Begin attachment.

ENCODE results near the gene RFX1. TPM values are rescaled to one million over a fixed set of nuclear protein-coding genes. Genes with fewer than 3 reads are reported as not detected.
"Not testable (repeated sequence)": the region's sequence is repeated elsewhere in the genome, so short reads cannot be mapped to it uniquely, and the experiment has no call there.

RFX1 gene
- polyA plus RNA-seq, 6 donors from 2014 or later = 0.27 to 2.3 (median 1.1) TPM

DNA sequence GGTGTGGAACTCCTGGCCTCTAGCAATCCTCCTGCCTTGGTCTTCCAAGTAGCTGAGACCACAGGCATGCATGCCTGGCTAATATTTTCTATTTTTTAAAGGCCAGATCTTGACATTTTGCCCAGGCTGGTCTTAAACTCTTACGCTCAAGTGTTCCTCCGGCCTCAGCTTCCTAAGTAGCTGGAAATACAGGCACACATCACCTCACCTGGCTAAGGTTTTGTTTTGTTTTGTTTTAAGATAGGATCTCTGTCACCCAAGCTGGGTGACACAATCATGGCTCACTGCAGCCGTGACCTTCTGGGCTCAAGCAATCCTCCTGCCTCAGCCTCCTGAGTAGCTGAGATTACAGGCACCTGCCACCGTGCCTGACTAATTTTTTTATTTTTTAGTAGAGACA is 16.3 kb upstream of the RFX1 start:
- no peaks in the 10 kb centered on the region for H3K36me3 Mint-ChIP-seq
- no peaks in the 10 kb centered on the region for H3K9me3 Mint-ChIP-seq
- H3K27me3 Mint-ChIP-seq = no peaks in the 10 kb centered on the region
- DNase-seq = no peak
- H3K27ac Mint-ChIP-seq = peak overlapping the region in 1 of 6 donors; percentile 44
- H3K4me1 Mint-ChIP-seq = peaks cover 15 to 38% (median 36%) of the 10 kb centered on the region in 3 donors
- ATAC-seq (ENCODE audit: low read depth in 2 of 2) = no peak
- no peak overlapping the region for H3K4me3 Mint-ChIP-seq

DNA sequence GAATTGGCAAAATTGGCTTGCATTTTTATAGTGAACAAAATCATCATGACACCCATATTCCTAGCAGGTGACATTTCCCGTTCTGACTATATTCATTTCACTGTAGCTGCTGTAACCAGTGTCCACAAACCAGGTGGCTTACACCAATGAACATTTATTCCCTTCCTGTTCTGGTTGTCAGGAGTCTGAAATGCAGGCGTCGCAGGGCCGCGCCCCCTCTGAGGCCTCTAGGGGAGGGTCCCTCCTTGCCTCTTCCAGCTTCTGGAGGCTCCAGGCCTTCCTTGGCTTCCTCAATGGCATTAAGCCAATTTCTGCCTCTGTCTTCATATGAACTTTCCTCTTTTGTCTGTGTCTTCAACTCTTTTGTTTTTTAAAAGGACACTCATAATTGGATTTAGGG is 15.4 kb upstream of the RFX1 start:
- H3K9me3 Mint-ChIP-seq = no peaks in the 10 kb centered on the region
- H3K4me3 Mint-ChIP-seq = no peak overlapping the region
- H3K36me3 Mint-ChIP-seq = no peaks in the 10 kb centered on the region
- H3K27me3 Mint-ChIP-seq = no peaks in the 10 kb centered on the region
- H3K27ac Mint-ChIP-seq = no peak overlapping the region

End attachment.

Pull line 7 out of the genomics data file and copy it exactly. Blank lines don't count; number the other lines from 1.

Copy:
- no peaks in the 10 kb centered on the region for H3K9me3 Mint-ChIP-seq